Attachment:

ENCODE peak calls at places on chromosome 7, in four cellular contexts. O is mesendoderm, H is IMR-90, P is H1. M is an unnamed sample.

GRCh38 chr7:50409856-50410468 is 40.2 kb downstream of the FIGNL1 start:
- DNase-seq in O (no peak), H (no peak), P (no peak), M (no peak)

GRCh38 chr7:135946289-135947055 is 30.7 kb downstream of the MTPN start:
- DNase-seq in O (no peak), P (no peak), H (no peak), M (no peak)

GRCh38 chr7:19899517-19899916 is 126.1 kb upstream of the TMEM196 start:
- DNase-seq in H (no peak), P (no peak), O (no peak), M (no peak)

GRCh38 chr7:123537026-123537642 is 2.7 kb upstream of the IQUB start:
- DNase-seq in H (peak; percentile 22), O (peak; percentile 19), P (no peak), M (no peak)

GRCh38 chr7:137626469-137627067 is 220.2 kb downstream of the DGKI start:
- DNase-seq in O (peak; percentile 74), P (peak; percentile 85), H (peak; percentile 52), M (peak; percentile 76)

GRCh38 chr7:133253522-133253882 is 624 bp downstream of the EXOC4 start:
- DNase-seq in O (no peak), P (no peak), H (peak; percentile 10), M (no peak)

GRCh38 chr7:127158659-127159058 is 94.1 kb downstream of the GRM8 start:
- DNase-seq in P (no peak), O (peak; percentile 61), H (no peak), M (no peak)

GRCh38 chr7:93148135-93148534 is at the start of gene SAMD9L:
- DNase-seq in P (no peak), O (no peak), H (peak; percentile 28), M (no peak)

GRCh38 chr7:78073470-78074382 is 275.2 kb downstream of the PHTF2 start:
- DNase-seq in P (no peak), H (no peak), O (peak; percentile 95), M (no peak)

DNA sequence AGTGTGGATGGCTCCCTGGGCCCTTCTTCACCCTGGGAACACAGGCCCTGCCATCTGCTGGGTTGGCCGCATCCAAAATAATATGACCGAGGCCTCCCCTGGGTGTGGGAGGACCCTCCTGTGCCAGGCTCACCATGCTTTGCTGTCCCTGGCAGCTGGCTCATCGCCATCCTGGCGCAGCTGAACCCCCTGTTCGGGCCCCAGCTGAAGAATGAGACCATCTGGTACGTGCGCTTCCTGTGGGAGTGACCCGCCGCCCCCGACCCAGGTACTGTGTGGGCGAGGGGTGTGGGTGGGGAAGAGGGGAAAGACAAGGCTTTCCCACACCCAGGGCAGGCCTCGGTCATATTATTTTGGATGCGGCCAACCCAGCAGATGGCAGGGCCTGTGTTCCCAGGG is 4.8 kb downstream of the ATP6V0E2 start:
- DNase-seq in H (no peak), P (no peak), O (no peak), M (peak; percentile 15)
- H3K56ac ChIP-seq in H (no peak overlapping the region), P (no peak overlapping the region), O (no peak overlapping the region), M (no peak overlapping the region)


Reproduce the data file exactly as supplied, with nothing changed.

ENCODE peak calls at places on chromosome 7, in four cellular contexts. O is mesendoderm, H is IMR-90, P is H1. M is an unnamed sample.

GRCh38 chr7:50409856-50410468 is 40.2 kb downstream of the FIGNL1 start:
- DNase-seq in O (no peak), H (no peak), P (no peak), M (no peak)

GRCh38 chr7:135946289-135947055 is 30.7 kb downstream of the MTPN start:
- DNase-seq in O (no peak), P (no peak), H (no peak), M (no peak)

GRCh38 chr7:19899517-19899916 is 126.1 kb upstream of the TMEM196 start:
- DNase-seq in H (no peak), P (no peak), O (no peak), M (no peak)

GRCh38 chr7:123537026-123537642 is 2.7 kb upstream of the IQUB start:
- DNase-seq in H (peak; percentile 22), O (peak; percentile 19), P (no peak), M (no peak)

GRCh38 chr7:137626469-137627067 is 220.2 kb downstream of the DGKI start:
- DNase-seq in O (peak; percentile 74), P (peak; percentile 85), H (peak; percentile 52), M (peak; percentile 76)

GRCh38 chr7:133253522-133253882 is 624 bp downstream of the EXOC4 start:
- DNase-seq in O (no peak), P (no peak), H (peak; percentile 10), M (no peak)

GRCh38 chr7:127158659-127159058 is 94.1 kb downstream of the GRM8 start:
- DNase-seq in P (no peak), O (peak; percentile 61), H (no peak), M (no peak)

GRCh38 chr7:93148135-93148534 is at the start of gene SAMD9L:
- DNase-seq in P (no peak), O (no peak), H (peak; percentile 28), M (no peak)

GRCh38 chr7:78073470-78074382 is 275.2 kb downstream of the PHTF2 start:
- DNase-seq in P (no peak), H (no peak), O (peak; percentile 95), M (no peak)

DNA sequence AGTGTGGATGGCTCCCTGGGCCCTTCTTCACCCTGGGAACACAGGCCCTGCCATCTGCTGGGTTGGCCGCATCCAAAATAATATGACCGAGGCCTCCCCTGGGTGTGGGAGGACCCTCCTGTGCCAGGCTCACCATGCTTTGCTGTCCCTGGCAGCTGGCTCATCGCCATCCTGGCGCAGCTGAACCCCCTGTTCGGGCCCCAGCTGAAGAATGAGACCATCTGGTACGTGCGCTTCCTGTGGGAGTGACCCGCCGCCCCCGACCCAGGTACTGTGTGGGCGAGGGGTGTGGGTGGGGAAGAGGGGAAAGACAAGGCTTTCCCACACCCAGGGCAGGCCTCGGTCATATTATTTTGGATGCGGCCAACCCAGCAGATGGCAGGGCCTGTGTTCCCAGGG is 4.8 kb downstream of the ATP6V0E2 start:
- DNase-seq in H (no peak), P (no peak), O (no peak), M (peak; percentile 15)
- H3K56ac ChIP-seq in H (no peak overlapping the region), P (no peak overlapping the region), O (no peak overlapping the region), M (no peak overlapping the region)